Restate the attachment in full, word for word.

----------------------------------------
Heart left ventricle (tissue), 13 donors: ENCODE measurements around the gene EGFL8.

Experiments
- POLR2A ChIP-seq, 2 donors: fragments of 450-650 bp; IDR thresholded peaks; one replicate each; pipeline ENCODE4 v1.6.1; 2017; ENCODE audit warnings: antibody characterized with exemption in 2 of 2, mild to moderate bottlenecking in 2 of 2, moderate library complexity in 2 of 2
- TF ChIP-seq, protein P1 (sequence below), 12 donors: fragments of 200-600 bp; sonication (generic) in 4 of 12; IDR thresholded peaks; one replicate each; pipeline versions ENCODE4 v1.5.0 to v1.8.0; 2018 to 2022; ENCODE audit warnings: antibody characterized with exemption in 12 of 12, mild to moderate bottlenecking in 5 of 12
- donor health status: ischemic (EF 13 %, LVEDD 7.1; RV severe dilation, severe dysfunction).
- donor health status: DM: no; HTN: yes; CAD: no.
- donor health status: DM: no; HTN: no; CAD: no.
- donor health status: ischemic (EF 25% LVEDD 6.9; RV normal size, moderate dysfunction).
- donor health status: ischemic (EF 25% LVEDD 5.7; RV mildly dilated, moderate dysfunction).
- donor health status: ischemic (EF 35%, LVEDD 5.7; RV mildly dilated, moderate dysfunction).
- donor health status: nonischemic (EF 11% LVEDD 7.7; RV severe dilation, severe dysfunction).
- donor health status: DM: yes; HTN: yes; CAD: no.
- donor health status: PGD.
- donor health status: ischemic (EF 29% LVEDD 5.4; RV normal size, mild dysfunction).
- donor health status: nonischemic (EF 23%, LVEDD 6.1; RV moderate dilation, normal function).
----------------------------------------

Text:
Heart left ventricle (tissue), 13 donors: ENCODE measurements around the gene EGFL8.

Experiments
- POLR2A ChIP-seq, 2 donors: fragments of 450-650 bp; IDR thresholded peaks; one replicate each; pipeline ENCODE4 v1.6.1; 2017; ENCODE audit warnings: antibody characterized with exemption in 2 of 2, mild to moderate bottlenecking in 2 of 2, moderate library complexity in 2 of 2
- TF ChIP-seq, protein P1 (sequence below), 12 donors: fragments of 200-600 bp; sonication (generic) in 4 of 12; IDR thresholded peaks; one replicate each; pipeline versions ENCODE4 v1.5.0 to v1.8.0; 2018 to 2022; ENCODE audit warnings: antibody characterized with exemption in 12 of 12, mild to moderate bottlenecking in 5 of 12
- donor health status: ischemic (EF 13 %, LVEDD 7.1; RV severe dilation, severe dysfunction).
- donor health status: DM: no; HTN: yes; CAD: no.
- donor health status: DM: no; HTN: no; CAD: no.
- donor health status: ischemic (EF 25% LVEDD 6.9; RV normal size, moderate dysfunction).
- donor health status: ischemic (EF 25% LVEDD 5.7; RV mildly dilated, moderate dysfunction).
- donor health status: ischemic (EF 35%, LVEDD 5.7; RV mildly dilated, moderate dysfunction).
- donor health status: nonischemic (EF 11% LVEDD 7.7; RV severe dilation, severe dysfunction).
- donor health status: DM: yes; HTN: yes; CAD: no.
- donor health status: PGD.
- donor health status: ischemic (EF 29% LVEDD 5.4; RV normal size, mild dysfunction).
- donor health status: nonischemic (EF 23%, LVEDD 6.1; RV moderate dilation, normal function).